Brian Khoza
3 minute read
28 Jan 2012
00:00

The Imbali soccer boys

Brian Khoza

ALL the years of going to (and sometimes missing) funerals finally hit home recently when I was having beers with some buddies. They were close friends my age and younger, but one of them, who is about 35, stood alone. His best friends, who like him used to be known sportsmen in our neighbourhood, were absent and I knew why. They are dead.

ALL the years of going to (and sometimes missing) funerals finally hit home recently when I was having beers with some buddies. They were close friends my age and younger, but one of them, who is about 35, stood alone. His best friends, who like him used to be known sportsmen in our neighbourhood, were absent and I knew why. They are dead.

We started talking about the way things are in our community. If you know where Sukuma Secondary School is, you may know the wall across the road from the school that is covered in graffiti and is meant to fence a stadium but actually fences nothing but grass.

Before construction on the stadium began, the original stadium was demolished. I was a child when it existed but it was a vibrant place and I snuck in there when I was 10 years old to see Harry Gwala speak.

When I was a boy I would hear about soccer tournaments being held there but I went to school in town from the time I was eight so I was never a part of them. Coaches would try to recruit me but my mom feared the violence of the time so I played street soccer closer to home when I was not playing at school. Many players who made it to national prominence started out playing at that stadium, but one day it was gone. That is when the transition from political violence to peace took another negative turn.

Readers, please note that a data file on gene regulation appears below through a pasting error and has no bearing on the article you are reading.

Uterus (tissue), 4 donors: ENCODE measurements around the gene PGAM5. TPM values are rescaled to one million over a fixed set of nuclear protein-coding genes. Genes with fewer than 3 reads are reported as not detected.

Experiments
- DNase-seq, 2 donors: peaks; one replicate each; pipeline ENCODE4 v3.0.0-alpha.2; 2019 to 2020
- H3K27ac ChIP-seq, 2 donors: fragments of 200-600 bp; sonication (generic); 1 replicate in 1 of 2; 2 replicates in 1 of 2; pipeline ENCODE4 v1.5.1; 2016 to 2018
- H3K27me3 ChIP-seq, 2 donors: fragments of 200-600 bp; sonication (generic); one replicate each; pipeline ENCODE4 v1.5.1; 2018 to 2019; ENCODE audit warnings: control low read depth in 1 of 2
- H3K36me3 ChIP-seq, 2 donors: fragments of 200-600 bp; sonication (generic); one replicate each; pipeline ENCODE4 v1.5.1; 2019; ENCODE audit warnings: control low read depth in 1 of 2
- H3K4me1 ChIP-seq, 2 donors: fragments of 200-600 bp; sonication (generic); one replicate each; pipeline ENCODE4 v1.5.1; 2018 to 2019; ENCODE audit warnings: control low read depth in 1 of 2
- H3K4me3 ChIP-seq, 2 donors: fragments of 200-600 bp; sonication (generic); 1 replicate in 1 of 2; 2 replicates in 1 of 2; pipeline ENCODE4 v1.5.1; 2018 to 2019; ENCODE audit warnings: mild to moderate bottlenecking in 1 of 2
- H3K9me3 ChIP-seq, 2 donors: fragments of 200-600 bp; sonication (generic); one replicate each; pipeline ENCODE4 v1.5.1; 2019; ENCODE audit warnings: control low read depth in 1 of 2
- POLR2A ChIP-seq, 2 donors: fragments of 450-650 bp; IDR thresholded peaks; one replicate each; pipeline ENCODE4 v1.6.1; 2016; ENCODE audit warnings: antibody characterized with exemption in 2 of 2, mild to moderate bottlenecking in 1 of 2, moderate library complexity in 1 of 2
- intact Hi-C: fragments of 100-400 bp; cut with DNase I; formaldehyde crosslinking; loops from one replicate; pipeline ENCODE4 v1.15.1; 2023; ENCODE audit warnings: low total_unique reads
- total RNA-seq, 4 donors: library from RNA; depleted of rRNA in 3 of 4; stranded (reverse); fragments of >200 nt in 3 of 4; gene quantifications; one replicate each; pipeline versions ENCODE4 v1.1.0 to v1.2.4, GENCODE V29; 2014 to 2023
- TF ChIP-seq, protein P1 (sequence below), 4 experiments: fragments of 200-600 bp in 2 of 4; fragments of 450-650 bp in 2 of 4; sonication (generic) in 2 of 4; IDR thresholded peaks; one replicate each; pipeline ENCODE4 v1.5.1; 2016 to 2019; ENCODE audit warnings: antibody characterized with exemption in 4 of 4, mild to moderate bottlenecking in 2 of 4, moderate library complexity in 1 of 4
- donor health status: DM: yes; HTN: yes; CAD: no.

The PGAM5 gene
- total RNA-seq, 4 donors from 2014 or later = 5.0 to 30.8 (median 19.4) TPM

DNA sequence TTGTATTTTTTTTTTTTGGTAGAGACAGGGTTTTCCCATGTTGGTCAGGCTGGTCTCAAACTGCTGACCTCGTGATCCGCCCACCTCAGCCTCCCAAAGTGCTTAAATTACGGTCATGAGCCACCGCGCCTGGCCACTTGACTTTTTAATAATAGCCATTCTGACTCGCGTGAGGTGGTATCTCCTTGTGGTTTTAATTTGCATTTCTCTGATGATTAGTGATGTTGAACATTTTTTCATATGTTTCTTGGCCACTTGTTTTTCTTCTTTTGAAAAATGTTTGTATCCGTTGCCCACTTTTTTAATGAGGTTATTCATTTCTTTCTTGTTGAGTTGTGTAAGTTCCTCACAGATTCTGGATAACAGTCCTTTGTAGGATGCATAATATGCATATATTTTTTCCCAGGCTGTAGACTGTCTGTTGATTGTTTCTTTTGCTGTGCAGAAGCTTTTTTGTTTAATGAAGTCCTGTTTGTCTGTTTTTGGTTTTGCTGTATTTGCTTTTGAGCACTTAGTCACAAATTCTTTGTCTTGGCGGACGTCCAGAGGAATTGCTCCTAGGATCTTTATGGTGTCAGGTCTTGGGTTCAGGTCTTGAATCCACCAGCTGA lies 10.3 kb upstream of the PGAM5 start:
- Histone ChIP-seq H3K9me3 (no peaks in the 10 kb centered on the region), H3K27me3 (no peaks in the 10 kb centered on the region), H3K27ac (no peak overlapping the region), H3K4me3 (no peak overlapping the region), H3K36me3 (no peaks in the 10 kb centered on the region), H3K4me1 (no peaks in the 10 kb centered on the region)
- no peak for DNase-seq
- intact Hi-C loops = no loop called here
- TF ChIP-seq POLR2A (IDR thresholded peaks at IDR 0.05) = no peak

Many of the people who played soccer and other sports turned to alcohol or drug abuse and sometimes both, and they did not go far in life. Some turned to crime and some became victims of it. Some are in jail and some have died. The neighbourhood has moments when it seems oddly quiet, as if everybody is on holiday or on a sports tour, as used to be the case.

We spoke about the priorities our government seems to have, like the bonuses on top of incredibly high salaries of some, and the renaming of existing buildings and streets, instead of building new facilities that could take those names. We said a lot of things that would offend our leaders and we ended the conversation by shaking our heads, smiling and taking sustained, introspective sips of our beer. It is strange to see everyone celebrating so often. There is way too much partying and not much really to celebrate, except being alive, I guess.

To keep us humble, Ma sent us to schools outside the township so that we could return and make a difference once we were educated. But where does one start when our mighty government seems at a loss itself?

We see communities that are functioning simply because they are well thought out, and because of the same teamwork you learn in sport. Schools and parents ensure that there are extra-mural programmes that keep the pupils busy in the afternoon until the parents finish work. These programmes spill over into weekends, and sometimes become careers. All this happens within the same surroundings. They do not have to leave to find better places to play. Even spectatorship is trained, as other children have to support the teams. It is a platitude, but a healthy body leads to a healthy mind. We need attention in Imbali.